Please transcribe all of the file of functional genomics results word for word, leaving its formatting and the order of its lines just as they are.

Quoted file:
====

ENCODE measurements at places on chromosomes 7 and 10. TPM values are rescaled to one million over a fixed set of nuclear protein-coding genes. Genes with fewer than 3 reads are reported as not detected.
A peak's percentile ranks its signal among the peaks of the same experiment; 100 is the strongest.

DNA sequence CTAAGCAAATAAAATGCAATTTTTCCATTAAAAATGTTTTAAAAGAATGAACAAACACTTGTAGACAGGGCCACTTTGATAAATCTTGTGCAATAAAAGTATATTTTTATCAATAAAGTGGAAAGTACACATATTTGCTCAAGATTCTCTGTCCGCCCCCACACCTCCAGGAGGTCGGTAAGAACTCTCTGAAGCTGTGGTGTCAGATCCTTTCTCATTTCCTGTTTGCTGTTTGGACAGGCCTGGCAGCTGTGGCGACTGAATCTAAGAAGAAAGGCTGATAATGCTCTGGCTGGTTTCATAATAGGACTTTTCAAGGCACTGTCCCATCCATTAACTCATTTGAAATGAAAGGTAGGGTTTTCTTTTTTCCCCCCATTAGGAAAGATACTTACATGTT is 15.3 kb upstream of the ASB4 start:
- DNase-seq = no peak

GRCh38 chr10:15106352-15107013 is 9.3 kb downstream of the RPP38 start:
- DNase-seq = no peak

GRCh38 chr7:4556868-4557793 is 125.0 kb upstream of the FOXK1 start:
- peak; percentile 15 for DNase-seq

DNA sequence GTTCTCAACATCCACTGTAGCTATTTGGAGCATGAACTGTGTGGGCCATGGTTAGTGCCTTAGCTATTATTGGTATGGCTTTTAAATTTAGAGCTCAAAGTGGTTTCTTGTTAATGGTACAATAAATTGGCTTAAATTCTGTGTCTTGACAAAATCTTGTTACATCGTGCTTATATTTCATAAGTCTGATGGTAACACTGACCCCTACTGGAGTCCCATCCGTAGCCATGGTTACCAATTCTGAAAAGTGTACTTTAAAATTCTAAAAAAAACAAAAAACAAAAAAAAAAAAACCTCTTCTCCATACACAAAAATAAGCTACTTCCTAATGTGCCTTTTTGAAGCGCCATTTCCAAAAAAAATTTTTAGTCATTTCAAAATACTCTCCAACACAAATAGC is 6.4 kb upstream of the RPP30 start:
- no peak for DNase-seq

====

ENCODE measurements at places on chromosomes 7 and 10. TPM values are rescaled to one million over a fixed set of nuclear protein-coding genes. Genes with fewer than 3 reads are reported as not detected.
A peak's percentile ranks its signal among the peaks of the same experiment; 100 is the strongest.

DNA sequence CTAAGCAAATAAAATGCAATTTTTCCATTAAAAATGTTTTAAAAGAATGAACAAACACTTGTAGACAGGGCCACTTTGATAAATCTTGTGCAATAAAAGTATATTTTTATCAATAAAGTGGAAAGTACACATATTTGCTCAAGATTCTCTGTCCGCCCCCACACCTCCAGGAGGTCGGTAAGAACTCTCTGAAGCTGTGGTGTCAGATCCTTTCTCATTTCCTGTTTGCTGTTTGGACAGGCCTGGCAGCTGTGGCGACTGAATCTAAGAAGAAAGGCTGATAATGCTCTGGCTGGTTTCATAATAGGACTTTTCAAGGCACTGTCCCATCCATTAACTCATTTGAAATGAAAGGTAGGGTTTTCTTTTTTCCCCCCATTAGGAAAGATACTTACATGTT is 15.3 kb upstream of the ASB4 start:
- DNase-seq = no peak

GRCh38 chr10:15106352-15107013 is 9.3 kb downstream of the RPP38 start:
- DNase-seq = no peak

GRCh38 chr7:4556868-4557793 is 125.0 kb upstream of the FOXK1 start:
- peak; percentile 15 for DNase-seq

DNA sequence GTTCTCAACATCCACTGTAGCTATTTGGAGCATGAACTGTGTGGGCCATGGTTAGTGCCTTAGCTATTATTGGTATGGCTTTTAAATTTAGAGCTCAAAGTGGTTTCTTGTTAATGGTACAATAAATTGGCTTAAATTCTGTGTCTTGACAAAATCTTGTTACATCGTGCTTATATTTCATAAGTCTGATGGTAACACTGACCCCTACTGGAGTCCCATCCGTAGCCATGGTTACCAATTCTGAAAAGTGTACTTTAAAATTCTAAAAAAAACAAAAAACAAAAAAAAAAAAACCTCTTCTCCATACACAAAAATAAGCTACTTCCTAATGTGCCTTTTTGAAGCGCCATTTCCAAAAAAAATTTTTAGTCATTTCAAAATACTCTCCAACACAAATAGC is 6.4 kb upstream of the RPP30 start:
- no peak for DNase-seq